White House reveals Enron contacts
By Kelly Wallace
WASHINGTON (CNN) -- The White House has revealed that members of its energy task force met six times with representatives from Enron Corp., the company that declared bankruptcy last month in the largest filing in U.S. history.
Vice President Dick Cheney also met once with the failed corporation's chairman and sat on a panel with him in the months preceding Enron's collapse, the administration said.
Cheney's counsel, David Addington, disclosed the meetings in a letter to Rep. Henry Waxman, D-California, who has been pressing the administration to turn over information about its meetings with Enron, accused of overstating its profits. Waxman also wants to know whether the company discussed its "precarious financial position" in any contacts with the White House.
"Enron did not communicate information about its financial position in any of the meetings with the vice president or with the National Energy Policy Development Group's support staff," wrote Addington in a letter dated January 3, last Thursday.
In a letter Tuesday, Waxman praised Cheney for disclosing the contacts between Enron and the White House, but called on Cheney to offer a "full accounting" of the contacts.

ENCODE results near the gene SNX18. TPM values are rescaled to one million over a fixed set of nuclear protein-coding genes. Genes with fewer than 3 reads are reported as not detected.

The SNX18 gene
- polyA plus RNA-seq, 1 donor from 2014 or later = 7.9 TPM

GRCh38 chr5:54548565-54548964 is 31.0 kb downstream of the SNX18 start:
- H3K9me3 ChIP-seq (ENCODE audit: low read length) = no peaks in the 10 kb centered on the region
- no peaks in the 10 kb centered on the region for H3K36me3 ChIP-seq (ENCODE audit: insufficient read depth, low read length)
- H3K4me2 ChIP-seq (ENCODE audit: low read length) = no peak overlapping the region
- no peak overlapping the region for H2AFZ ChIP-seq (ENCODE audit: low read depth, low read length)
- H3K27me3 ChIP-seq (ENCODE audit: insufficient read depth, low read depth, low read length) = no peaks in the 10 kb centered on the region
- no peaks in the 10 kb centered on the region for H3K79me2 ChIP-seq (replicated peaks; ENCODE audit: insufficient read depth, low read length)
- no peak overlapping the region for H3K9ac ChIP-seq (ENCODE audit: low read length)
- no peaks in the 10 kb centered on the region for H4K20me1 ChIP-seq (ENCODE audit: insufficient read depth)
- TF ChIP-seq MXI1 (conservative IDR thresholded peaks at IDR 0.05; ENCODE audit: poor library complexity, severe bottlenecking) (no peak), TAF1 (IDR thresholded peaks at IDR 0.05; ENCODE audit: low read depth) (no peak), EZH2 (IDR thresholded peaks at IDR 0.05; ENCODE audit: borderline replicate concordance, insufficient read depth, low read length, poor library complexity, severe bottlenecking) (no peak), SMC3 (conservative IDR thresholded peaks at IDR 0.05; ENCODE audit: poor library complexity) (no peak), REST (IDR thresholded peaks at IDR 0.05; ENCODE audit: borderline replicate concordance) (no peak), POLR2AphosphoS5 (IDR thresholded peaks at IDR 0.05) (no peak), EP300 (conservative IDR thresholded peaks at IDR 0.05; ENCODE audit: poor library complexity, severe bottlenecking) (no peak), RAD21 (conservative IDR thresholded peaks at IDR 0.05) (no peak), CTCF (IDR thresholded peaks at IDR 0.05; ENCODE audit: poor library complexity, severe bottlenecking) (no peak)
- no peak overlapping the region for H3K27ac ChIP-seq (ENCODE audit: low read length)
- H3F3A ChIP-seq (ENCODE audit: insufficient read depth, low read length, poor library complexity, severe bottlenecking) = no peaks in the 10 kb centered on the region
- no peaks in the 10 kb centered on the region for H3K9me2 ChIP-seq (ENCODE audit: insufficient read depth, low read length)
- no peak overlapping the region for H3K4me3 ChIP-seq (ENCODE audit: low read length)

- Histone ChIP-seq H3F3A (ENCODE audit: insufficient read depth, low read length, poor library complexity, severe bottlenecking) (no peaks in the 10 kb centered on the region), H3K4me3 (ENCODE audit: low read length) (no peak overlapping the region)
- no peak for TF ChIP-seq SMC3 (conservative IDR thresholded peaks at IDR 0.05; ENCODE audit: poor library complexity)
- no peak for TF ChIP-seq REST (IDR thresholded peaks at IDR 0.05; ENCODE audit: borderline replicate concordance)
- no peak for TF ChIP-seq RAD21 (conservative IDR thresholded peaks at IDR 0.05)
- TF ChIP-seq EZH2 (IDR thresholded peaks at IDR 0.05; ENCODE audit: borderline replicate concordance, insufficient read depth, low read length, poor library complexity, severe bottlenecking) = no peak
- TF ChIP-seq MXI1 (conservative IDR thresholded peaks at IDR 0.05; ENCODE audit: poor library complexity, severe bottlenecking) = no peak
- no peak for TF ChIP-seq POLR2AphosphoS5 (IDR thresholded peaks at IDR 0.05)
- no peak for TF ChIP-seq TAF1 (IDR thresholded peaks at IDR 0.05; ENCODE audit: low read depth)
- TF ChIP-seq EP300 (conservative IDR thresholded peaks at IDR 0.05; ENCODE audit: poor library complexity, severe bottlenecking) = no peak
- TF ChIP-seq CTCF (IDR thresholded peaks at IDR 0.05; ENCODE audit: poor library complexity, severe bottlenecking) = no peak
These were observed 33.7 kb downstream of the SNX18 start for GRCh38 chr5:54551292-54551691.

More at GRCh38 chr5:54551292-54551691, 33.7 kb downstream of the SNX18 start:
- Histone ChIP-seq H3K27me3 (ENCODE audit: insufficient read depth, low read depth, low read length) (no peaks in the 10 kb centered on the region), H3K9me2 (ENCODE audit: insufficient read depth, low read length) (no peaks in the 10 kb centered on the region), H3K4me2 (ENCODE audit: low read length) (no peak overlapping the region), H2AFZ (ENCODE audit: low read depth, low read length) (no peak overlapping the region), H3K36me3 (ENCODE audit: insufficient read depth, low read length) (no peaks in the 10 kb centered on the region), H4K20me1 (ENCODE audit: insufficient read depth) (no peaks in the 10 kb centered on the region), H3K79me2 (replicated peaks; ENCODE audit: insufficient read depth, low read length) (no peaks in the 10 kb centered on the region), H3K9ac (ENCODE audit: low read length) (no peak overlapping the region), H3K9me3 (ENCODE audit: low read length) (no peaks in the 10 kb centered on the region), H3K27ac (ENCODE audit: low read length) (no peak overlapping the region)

"Your response ... raises additional questions about the extent to which Enron may have influenced the administration's energy policies or provided information about its own operations," Waxman wrote.
Waxman noted that the last meeting between the administration and Enron on October 10 was just six days before Enron announced the "$1.2 billion reduction in shareholder equity that precipitated Enron's collapse."
President Bush, shortly after taking office, set up the National Energy Policy Development Group to develop a national energy policy and put Cheney in charge.
Addington said the meetings took place between last April 17 and October 10. Cheney met with Enron chairman and chief executive Kenneth Lay at the April meeting, and the two men also served on a panel on June 24 at the American Enterprise Institute's World Forum in Beaver Creek, Colorado, he said.
Enron provided the information as a courtesy, Addington said.
"It is our hope that submission of the information will help you avoid the waste of time and taxpayer funds on unnecessary inquiries," Addington said.
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